Vol 3 No 2 (2016)
Articles

Enset (Ensete Ventricosum) Production in Ethiopia: Its Nutritional and Socio-Cultural Values

Tadessa Daba
Japan Society for the Promotion of Science Research Fellow, Kyoto University
Masayoshi Shigeta
Graduate School of Asian and African Area Studies, Kyoto University
Published November 9, 2016
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Abstract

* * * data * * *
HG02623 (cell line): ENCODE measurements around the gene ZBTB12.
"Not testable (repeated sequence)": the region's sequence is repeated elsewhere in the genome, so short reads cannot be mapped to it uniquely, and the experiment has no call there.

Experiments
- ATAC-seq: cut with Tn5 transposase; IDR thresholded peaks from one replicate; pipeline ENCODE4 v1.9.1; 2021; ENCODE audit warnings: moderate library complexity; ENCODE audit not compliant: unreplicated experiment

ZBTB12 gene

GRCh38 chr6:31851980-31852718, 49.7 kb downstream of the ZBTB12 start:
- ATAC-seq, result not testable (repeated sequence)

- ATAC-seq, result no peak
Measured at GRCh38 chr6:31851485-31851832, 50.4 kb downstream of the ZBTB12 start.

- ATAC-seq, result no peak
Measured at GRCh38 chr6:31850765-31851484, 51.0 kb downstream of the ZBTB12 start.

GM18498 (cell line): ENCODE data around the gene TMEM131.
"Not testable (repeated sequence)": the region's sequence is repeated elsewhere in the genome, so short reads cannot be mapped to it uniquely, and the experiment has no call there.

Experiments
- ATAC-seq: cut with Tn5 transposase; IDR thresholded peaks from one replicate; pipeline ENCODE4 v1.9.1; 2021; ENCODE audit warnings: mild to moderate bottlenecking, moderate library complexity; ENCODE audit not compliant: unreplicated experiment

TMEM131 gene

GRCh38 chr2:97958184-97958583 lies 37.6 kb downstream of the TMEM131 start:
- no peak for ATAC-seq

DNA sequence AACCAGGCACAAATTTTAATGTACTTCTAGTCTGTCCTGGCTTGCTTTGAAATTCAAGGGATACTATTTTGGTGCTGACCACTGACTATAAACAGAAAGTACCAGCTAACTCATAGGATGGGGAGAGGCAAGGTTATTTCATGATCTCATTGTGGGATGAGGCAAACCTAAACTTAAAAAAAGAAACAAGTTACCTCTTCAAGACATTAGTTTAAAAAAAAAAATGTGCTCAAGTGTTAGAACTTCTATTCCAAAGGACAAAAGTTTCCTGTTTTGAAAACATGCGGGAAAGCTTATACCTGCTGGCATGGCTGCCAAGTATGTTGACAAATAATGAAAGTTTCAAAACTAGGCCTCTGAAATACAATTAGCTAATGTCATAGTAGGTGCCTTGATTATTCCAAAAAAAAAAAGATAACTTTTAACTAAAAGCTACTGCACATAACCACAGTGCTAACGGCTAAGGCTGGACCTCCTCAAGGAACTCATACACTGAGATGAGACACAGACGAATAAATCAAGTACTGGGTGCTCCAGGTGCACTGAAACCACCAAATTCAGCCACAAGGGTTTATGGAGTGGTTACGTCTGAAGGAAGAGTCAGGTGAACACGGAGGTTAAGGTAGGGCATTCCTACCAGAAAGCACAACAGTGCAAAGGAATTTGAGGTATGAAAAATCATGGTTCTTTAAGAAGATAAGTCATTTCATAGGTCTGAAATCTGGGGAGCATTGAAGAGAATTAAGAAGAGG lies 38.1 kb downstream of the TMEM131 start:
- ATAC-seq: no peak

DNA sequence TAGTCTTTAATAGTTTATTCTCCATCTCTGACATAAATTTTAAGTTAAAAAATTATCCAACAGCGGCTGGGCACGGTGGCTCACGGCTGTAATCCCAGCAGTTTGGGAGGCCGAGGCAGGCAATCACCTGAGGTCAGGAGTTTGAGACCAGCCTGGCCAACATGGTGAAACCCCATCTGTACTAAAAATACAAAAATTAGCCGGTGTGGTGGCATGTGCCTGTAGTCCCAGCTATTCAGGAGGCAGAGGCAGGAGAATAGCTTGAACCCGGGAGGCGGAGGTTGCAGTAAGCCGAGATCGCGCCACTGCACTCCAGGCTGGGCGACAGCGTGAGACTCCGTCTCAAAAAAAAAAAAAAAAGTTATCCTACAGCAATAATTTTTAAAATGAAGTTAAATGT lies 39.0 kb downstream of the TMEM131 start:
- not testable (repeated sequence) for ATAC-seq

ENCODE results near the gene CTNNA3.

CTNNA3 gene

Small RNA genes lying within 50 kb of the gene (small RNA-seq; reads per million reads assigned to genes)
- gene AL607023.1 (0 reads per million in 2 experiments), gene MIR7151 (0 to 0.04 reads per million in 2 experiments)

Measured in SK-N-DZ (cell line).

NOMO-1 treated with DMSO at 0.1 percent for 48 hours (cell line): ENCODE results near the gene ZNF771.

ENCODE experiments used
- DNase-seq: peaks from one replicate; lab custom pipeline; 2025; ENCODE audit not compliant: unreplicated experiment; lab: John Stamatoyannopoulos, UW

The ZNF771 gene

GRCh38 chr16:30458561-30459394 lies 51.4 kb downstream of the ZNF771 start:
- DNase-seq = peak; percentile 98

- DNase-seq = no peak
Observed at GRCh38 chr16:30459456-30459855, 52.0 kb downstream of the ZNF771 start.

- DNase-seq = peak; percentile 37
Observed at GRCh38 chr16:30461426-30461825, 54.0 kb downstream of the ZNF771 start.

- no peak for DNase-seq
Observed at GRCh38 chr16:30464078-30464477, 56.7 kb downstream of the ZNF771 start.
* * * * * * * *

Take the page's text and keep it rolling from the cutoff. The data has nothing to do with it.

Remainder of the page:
Enset is a perennial root crop indigenous to Ethiopia cultivated dominantly in the south and southwestern highlands. There are several enset varieties or clones mainly produced for their starch from the pseudostem while some are exclusively cultivated for their corm. Kocho, bulla, and corm (amicho) are the main food products of enset. We studied the nutritional, socio-economic, and cultural values of this crop. The corm (Neqaqa) was found to be more nutritious than bulla (Gena) except in starch and zinc contents. Enset is rich in starch but low in protein composition hence, dietary protein source is mandatory. It plays great role in the food security of the country and a staple food for significant Ethiopian population. It has several environmental, nutritional, and socio-cultural importance however its cultivation is under disease challenges. Continuous research effort is required to improve the production of enset and its food products and fiber processing.

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